Happy Constitution Day!
Approximately 60 000 children crossed the Palace Square with flags and banners today. The Royal Family greeted the Oslo children’s parade from the Palace Balcony.
In keeping with tradition, schools celebrating major anniversaries head the Oslo parade. Ljan school at Nordstrand celebrate their 125th anniversary, this year and had the honour of marching at the front, followed by Trosterud and Lusetjern.
Kongefamilien hilser barnetoget i Oslo fra Slottsbalkongen. Foto: Ola Vatn / NTB scanpix
The bulk of the Children's Parade started from Akershus Fortress, but many schools mustered in Torggata, at Youngstorget and Stortorget, joining the Parade in Karl Johan street. But before the approximately 60 000 children from 116 schools could parade before the Balcony, the Royal Anthem and the National Anthem of Norway sounded across the Palace Square.
Varaordfører Kamzy Gunaratnam er leder for 17. maikomiteen i Oslo i år. Foto: Sven Gj. Gjeruldsen, Det kongelige hoff
Flagg og faner senkes for å hilse Kongefamilien. Foto: Berit Roald / NTB scanpix
As always, the Royal Guard Norwegian Military Marching Band brought up the rear of the parade, passing in front of the Royal Palace at approximately 1:30 pm.
Greeted the Children's Parade in Asker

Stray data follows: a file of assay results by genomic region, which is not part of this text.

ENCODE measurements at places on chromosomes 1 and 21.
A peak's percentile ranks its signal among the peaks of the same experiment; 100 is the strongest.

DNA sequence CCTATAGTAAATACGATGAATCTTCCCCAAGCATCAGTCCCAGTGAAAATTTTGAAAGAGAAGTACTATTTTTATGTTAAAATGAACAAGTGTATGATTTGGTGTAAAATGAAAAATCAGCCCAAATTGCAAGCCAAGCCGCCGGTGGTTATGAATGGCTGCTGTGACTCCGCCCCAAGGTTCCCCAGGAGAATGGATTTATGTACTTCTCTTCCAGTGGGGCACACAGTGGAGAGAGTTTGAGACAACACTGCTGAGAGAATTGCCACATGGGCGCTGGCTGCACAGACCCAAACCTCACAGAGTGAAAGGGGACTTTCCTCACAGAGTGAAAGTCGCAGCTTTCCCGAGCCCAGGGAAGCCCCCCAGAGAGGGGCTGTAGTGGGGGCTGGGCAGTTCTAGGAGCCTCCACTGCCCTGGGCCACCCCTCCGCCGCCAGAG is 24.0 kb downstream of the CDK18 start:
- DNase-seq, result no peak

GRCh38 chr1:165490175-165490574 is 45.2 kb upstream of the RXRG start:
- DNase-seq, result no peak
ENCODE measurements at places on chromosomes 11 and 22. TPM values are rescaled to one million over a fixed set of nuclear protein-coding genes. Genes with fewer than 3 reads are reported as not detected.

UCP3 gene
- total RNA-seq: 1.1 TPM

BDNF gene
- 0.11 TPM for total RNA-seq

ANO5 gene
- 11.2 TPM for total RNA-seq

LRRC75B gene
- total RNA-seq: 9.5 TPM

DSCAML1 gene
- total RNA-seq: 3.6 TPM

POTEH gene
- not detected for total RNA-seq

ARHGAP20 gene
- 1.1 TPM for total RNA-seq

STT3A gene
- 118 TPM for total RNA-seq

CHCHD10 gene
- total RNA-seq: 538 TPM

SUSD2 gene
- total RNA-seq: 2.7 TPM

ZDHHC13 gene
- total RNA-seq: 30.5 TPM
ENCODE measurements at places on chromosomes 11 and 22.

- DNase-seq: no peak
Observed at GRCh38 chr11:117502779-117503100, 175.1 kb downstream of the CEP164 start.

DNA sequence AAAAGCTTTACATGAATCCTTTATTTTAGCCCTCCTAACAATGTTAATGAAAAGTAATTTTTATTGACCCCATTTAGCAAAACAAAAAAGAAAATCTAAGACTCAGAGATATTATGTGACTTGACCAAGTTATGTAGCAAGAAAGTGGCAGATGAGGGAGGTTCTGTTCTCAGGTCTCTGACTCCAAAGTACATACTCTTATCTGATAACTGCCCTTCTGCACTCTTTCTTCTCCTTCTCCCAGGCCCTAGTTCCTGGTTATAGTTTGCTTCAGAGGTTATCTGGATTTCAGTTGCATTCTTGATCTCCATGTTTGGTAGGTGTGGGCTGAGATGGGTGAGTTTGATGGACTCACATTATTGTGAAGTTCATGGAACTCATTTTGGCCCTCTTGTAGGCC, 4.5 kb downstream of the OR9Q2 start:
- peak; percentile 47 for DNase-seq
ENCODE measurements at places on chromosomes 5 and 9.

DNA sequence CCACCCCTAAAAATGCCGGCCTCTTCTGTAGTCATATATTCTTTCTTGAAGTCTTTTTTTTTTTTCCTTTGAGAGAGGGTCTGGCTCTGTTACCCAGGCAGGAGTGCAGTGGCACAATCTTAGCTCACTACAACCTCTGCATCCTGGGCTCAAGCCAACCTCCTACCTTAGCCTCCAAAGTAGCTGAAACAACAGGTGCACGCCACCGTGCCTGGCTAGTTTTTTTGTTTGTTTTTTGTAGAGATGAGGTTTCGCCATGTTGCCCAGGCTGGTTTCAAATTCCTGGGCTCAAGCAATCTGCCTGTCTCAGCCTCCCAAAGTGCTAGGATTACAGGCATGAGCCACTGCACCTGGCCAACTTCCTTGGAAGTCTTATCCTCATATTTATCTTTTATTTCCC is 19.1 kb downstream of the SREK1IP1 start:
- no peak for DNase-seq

The Crown Prince and Crown Princess and their family greeted the Asker municipality children’s parade outside Skaugum Estate this morning.
Foto: Marius Gulliksrud, Stella Pictures
Hundene Milly Kakao og Muffins Kråkebolle er også med. Foto: Lise Åserud, NTB scanpix.
It was King Haakon and Queen Maud who introduced the custom of greeting the children’s parade from the Palace Balcony in 1906. The custom has been upheld ever since. The only exceptions were in 1910, when the Royal Family was in England for the funeral of Queen Maud’s father, King Edward VII, and during World War II from 1940 to 1944.
Kong Harald på Slottsbalkongen 17. mai for første gang - i 1938. Ukjent fotograf, De kongelige samlinger
Today the terms May 17th and children’s parade are virtually synonymous, but this has not always been the case. To read more about why and how Norway celebrates May 17th, please click on the link in the list.
Science and culture
Research, sports, beekeeping and music. Norway and Slovenia share a wide array of interests, and today the King and Queen and the Slovenian President, Borut Pahor, gained insight into several of them.
State visit from Slovenia
Today Their Majesties The King and Queen welcomed the President of the Republic of Slovenia, His Excellency Mr Borut Pahor, to Norway. This is the first State Visit to Norway of a Slovenian President and King Harald and Queen Sonja are his hosts.